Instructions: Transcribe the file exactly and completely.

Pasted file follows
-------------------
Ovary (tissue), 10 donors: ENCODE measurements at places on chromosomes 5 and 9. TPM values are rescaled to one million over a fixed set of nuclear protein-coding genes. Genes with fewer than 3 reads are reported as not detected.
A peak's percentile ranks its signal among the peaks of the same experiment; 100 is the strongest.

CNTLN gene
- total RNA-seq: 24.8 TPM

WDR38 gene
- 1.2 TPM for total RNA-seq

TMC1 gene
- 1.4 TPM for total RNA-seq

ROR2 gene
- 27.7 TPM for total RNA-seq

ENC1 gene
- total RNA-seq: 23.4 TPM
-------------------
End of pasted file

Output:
Ovary (tissue), 10 donors: ENCODE measurements at places on chromosomes 5 and 9. TPM values are rescaled to one million over a fixed set of nuclear protein-coding genes. Genes with fewer than 3 reads are reported as not detected.
A peak's percentile ranks its signal among the peaks of the same experiment; 100 is the strongest.

CNTLN gene
- total RNA-seq: 24.8 TPM

WDR38 gene
- 1.2 TPM for total RNA-seq

TMC1 gene
- 1.4 TPM for total RNA-seq

ROR2 gene
- 27.7 TPM for total RNA-seq

ENC1 gene
- total RNA-seq: 23.4 TPM